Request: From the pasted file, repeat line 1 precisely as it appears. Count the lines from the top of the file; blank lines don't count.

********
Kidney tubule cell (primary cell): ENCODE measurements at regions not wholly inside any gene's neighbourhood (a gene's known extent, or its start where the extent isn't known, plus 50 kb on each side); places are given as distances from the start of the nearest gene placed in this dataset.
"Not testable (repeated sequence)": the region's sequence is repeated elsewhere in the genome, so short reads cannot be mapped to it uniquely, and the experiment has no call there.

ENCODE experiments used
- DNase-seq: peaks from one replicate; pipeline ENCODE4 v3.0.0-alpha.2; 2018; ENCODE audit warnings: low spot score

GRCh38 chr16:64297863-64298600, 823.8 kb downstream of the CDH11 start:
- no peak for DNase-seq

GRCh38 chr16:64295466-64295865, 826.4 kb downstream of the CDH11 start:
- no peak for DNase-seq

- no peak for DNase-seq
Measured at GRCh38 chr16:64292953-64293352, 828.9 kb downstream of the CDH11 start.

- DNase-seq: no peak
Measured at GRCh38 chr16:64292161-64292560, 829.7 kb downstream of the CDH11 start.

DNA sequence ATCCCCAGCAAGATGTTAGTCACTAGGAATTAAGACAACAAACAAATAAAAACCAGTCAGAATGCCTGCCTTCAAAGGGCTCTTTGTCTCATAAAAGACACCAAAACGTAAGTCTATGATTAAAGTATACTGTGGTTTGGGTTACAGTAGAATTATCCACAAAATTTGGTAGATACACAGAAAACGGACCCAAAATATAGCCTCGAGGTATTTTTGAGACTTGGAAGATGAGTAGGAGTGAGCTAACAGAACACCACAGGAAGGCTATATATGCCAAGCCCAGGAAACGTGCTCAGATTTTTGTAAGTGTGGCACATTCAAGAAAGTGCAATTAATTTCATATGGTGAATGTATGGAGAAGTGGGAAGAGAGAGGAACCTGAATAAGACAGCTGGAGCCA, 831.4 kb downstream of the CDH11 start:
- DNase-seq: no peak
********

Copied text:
Kidney tubule cell (primary cell): ENCODE measurements at regions not wholly inside any gene's neighbourhood (a gene's known extent, or its start where the extent isn't known, plus 50 kb on each side); places are given as distances from the start of the nearest gene placed in this dataset.